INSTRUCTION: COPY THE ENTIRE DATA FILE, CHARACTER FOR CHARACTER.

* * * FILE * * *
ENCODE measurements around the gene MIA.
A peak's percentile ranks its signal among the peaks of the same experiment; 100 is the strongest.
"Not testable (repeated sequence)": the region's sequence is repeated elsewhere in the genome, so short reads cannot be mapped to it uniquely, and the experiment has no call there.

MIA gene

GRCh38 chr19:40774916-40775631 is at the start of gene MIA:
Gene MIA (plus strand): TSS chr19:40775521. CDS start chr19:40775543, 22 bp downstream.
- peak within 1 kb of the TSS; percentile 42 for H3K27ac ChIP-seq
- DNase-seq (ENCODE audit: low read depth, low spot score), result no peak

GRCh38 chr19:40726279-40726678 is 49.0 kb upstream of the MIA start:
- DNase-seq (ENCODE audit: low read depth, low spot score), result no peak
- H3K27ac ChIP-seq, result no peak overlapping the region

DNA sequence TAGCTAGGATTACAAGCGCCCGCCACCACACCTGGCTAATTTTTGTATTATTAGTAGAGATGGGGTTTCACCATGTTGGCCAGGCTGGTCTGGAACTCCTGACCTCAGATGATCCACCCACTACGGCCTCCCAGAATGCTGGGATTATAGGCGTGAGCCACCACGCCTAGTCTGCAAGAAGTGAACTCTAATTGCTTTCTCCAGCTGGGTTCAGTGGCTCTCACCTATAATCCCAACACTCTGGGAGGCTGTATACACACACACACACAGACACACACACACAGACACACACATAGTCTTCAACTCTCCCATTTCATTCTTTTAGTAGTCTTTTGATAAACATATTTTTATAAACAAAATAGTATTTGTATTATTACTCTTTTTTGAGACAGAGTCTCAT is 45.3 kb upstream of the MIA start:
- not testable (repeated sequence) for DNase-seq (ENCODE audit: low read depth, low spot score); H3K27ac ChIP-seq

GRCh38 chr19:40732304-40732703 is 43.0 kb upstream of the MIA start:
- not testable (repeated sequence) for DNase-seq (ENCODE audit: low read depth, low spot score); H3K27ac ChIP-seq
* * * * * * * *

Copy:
ENCODE measurements around the gene MIA.
A peak's percentile ranks its signal among the peaks of the same experiment; 100 is the strongest.
"Not testable (repeated sequence)": the region's sequence is repeated elsewhere in the genome, so short reads cannot be mapped to it uniquely, and the experiment has no call there.

MIA gene

GRCh38 chr19:40774916-40775631 is at the start of gene MIA:
Gene MIA (plus strand): TSS chr19:40775521. CDS start chr19:40775543, 22 bp downstream.
- peak within 1 kb of the TSS; percentile 42 for H3K27ac ChIP-seq
- DNase-seq (ENCODE audit: low read depth, low spot score), result no peak

GRCh38 chr19:40726279-40726678 is 49.0 kb upstream of the MIA start:
- DNase-seq (ENCODE audit: low read depth, low spot score), result no peak
- H3K27ac ChIP-seq, result no peak overlapping the region

DNA sequence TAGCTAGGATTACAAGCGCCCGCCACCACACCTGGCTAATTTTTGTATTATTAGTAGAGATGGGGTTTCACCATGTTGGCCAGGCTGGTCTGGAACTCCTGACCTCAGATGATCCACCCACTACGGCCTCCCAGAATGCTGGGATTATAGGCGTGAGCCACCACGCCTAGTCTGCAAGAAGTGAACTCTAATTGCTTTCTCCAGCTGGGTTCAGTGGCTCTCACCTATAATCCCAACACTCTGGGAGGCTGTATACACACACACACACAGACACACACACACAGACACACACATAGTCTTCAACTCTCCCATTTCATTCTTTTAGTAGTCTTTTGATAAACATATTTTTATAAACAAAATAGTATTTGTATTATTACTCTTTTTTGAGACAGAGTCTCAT is 45.3 kb upstream of the MIA start:
- not testable (repeated sequence) for DNase-seq (ENCODE audit: low read depth, low spot score); H3K27ac ChIP-seq

GRCh38 chr19:40732304-40732703 is 43.0 kb upstream of the MIA start:
- not testable (repeated sequence) for DNase-seq (ENCODE audit: low read depth, low spot score); H3K27ac ChIP-seq